When I caught R.E.M. rehearsing material from this album at last year's Dublin shows, the new songs sounded fresh and intriguing. I don't know what's happened in the interim, but Accelerate isn't anything like as exciting as anticipated. Its muscular riffing recalls the mainstream-rock moves of Lifes Rich Pageant and Document but, crucially, without the winning melodies and the sense of ambitious necessity.
"Living Well's the Best Revenge" opens the album with a surging swagger, while Michael Stipe offers what is, by his standards, a charmless and clichéd lyric about having it large: "History will set me free/ The future's ours, so get on in..." The withering sarcasm of "Mansized Wreath" seems churlish, a dissatisfying substitute for the less literal lyrical conceits of earlier albums.
There's a Ziggy Stardust flavour to the single "Supernatural Superserious", in both the riff and the bitter sense of loss behind lines like "You realise your fantasies/ Are dressed up in travesties"; but it lacks the anthemic, uplifting quality of much of Bowie's and R.E.M.'s best work. "Hollow Man" is better, a heart-searching piano-based number about someone struggling to define themselves. "I've been lost inside my head, echoes follow me," sings Stipe, repeatedly resolving into a chorus of "Believe in me, believe in nothing": it's as if, after decades as rock's most thoughtful conscience, he's suffering doubts.
Elsewhere, brooding organ chords cast a lowering sky over the brief rumination on the state of Texas, "Houston", and over the title track itself, a fraught piece that seems to extend further the Hollow Man's desperate desire to escape his situation – "Where is the ripcord, the trapdoor, the key?" – and find completeness in a new direction. In case anyone believes this escape might involve Stipe's departure from the rock'n'roll circus, he's at pains to point out, in the surly rocker "Horse to Water" and the concluding "I'm Gonna DJ", that he's not to be second-guessed in this manner. "Hey, steady steady, I don't wanna go until I'm good and ready," he proclaims, explaining his intention to "deejay at the end of the world".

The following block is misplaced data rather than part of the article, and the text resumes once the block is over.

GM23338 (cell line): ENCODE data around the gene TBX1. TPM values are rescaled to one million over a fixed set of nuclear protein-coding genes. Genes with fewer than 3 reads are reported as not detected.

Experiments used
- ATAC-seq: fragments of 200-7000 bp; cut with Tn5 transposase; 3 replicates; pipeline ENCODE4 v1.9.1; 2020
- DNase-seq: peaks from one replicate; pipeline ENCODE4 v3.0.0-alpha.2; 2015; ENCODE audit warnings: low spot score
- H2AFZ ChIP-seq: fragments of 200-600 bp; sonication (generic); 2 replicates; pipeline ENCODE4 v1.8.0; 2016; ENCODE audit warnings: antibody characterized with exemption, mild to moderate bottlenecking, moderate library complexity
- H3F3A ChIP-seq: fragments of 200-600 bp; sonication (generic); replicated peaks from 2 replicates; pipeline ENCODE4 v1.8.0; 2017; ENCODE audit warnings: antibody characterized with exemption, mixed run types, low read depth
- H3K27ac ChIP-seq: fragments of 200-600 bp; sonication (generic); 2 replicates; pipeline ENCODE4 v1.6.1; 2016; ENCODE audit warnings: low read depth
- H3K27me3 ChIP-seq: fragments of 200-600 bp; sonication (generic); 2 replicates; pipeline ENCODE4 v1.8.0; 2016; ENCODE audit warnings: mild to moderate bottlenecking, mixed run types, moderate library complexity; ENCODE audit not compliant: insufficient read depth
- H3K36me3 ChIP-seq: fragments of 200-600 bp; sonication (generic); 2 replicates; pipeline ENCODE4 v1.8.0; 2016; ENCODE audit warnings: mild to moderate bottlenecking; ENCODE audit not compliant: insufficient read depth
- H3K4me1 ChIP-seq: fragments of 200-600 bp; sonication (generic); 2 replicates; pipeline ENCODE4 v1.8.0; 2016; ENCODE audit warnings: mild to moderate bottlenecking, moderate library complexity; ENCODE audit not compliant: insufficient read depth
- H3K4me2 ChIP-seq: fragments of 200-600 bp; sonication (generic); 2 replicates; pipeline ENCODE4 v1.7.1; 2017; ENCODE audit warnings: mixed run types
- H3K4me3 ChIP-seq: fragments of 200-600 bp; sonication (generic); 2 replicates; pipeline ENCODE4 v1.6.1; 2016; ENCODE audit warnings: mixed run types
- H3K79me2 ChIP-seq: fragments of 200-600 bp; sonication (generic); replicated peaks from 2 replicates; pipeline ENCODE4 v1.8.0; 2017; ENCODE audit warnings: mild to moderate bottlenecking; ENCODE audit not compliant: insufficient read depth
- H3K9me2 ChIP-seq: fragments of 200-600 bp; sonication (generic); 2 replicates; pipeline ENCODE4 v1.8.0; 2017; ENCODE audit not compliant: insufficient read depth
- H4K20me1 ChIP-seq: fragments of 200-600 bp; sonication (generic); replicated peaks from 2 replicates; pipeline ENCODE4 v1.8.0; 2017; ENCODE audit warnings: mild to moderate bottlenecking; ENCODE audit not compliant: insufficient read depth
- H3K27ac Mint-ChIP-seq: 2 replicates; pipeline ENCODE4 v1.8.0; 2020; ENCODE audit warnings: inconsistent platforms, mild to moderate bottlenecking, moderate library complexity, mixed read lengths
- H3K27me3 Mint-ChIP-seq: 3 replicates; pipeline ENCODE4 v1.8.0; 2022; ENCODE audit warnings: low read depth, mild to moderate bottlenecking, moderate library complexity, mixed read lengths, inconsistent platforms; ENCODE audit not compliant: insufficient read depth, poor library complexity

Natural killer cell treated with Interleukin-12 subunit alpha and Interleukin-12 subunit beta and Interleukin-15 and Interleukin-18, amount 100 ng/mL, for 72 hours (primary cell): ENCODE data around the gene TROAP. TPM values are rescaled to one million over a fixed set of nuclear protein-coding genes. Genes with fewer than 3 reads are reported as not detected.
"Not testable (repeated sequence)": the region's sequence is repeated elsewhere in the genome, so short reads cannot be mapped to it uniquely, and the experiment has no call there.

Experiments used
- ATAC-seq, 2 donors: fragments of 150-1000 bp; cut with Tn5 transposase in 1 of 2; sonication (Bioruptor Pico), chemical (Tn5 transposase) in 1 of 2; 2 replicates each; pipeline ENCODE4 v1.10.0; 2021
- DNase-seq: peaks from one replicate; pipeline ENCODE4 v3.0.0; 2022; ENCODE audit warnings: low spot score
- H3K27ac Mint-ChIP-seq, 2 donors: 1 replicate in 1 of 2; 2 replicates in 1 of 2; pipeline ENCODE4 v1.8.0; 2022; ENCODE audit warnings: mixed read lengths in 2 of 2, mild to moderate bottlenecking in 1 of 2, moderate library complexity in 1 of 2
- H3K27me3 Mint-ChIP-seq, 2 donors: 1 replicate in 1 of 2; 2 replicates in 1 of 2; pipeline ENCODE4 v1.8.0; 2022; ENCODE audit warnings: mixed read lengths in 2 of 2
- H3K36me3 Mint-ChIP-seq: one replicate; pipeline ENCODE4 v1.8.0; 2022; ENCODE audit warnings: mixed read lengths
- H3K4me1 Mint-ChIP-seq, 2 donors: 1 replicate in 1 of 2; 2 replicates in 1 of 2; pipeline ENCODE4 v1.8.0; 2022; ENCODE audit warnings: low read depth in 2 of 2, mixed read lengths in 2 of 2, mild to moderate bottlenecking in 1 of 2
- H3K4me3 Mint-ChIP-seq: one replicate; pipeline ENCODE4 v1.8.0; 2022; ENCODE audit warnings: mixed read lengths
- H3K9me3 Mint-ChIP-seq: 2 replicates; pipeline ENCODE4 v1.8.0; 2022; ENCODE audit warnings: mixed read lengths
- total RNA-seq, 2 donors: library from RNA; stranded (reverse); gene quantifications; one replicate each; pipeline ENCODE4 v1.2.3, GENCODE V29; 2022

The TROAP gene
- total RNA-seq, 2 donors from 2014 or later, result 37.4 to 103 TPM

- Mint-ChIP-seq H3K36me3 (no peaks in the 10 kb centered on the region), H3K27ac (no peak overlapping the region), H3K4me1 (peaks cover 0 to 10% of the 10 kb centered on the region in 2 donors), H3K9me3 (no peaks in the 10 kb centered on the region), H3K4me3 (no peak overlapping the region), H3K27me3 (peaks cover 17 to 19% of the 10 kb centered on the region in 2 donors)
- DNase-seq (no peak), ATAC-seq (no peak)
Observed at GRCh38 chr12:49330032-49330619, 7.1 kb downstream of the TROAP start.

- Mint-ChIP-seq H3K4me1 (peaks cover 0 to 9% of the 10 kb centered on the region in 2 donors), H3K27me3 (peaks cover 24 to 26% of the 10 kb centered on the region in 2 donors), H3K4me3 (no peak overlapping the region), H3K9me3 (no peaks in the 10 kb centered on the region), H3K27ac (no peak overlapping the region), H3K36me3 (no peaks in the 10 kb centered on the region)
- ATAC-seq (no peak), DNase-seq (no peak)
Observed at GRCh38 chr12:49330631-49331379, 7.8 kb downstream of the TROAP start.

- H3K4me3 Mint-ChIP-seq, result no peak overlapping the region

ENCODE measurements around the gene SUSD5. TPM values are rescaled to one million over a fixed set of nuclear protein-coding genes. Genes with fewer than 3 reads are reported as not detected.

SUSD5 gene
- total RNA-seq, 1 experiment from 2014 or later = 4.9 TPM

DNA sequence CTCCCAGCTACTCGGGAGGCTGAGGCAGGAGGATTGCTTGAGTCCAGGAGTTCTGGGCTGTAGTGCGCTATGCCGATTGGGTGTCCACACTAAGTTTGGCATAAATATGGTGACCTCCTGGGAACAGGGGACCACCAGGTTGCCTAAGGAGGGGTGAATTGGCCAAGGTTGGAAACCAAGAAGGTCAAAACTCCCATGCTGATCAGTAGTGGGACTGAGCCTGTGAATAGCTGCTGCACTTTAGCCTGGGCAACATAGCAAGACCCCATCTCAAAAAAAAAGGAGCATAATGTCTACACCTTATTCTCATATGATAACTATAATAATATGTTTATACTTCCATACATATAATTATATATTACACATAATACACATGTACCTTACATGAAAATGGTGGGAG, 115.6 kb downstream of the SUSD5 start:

Sadly, Accelerate does not bode well for R.E.M.'s future, despite the familiar bullish talk of being "back on form". Apart from the 12-string guitars in "Until the Day Is Done", there's scant evidence of the group's once sublime folk-rock stylings. The album is over-heavy with stodge and weighty riffs, and short on subtlety. It sounds as if, in seeking to revitalise their muse, the group have confused sheer power with progress.
Pick of the album: 'Hollow Man', 'Until the Day is Done', 'I'm Gonna DJ'Reuse content